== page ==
Mercedes W123 Over-voltage Protection Relay and Fuse Replacement
On the 1984 and 1985 California only models of the W123, and all of the 1985 "Federal" models, an over-voltage protection relay was added to protect several other new components. Learn to service the fuse on it, and replace it if it is faulty.
- Author: Nicolas Siemsen
- Time required: 15 minutes
- Difficulty: Easy
Only installed on a small portion of W123 cars, the over-voltage protection relay can be a bit of a mystery at first. In reality, however, it's quite simple.
While most or all of the electrical systems on all W123 cars are protected by metal fuses, these are designed to trip only with excess amperage. For example, the blue 25 amp fuse for the climate control system will only blow if the system draws over 25 amps due to a short or other problem.
However there were some new components added to the 1984 California model, and all 1985 models, of the W123 that needed protection from over-voltage as well. One example is the new computer that controls the EGR.
A the time, the best way Mercedes had to protect these items was with the over-voltage protection relay (the OVP relay). This setup allows a fuse to function as a voltage protector. It works by using a relay that monitors the voltage across the electrical system in the car. If the voltage exceeds a certain level, the relay shorts itself internally, which draws an excess amperage on the integral 10 amp fuse on top of the relay. This blows the fuse, cutting of current to the sensitive systems.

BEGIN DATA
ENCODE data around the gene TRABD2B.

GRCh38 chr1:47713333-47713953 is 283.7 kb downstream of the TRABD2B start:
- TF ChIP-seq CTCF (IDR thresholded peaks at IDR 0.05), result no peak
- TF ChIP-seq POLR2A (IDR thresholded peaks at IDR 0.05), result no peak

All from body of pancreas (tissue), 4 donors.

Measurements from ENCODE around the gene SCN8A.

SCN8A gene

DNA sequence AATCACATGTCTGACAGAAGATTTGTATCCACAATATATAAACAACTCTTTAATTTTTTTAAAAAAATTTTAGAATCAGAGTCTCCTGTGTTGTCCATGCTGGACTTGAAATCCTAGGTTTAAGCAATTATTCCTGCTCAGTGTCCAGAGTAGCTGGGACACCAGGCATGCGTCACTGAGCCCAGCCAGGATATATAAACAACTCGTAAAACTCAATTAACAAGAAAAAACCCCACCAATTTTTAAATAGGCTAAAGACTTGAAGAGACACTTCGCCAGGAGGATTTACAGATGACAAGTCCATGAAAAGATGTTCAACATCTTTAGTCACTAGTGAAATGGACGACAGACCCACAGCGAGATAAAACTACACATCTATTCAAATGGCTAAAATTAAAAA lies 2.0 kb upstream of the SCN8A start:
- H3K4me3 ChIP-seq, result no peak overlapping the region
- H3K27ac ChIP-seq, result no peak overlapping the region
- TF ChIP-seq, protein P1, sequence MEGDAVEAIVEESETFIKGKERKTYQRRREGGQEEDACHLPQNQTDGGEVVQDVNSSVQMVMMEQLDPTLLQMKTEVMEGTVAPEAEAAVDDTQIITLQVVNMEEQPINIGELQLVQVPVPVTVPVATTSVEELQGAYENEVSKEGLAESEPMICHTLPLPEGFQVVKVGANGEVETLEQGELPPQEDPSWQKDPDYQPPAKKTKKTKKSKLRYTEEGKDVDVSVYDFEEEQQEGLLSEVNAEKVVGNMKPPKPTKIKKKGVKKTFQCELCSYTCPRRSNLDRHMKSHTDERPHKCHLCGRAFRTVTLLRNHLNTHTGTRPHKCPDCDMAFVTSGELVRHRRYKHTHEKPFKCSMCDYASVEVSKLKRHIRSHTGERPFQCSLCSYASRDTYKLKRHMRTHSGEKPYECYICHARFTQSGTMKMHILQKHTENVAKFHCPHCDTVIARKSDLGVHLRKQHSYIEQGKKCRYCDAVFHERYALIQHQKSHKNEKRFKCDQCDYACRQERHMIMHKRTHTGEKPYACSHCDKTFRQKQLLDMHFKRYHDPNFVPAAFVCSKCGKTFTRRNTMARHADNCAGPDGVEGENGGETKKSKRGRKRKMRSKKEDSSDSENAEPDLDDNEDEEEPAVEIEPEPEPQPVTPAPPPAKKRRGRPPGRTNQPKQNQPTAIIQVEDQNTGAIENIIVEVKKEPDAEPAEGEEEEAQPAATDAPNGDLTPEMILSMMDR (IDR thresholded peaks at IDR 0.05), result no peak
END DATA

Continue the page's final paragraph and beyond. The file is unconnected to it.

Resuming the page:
One of the easiest to recognize symptoms of a blown OVP fuse or bad OVP relay is that the tachometer will not function. In addition, the A/C compressor will not engage.
First try replacing the fuse to see if the blown fuse was a fluke. If the new fuse does not fix it or blows again quickly, you may need to replace the relay. This guide covers both.
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To access the OVP relay you'll need to remove the passenger side kick panel. See the guide on this process.
Look up inside below the dash, just beneath the furthest right side dash vent. You'll see the OVP relay with the red ruse on top.
Even if you are just checking the fuse, the easiest way to get access is to remove the entire relay. Simply pull it up and off of the black plug it is attached to, which sits beneath it.
This is the OVP relay out from under the dash.
The fuse on top slides in side-ways. It is a 10 amp fuse.
You can use a needle nose pliers to pull the fuse out of the holder that is attached to the relay.
As you can see here, the fuse was blown. The filament is broken internally.
Since this was the case, the fuse was replaced. The tachometer returned to normal function indicating that the fuse was the problem.
If the fuse continues to blow, the OVP relay may need to be replaced. If the fuse is not blow, you may need to test and/or replace the OVP relay.
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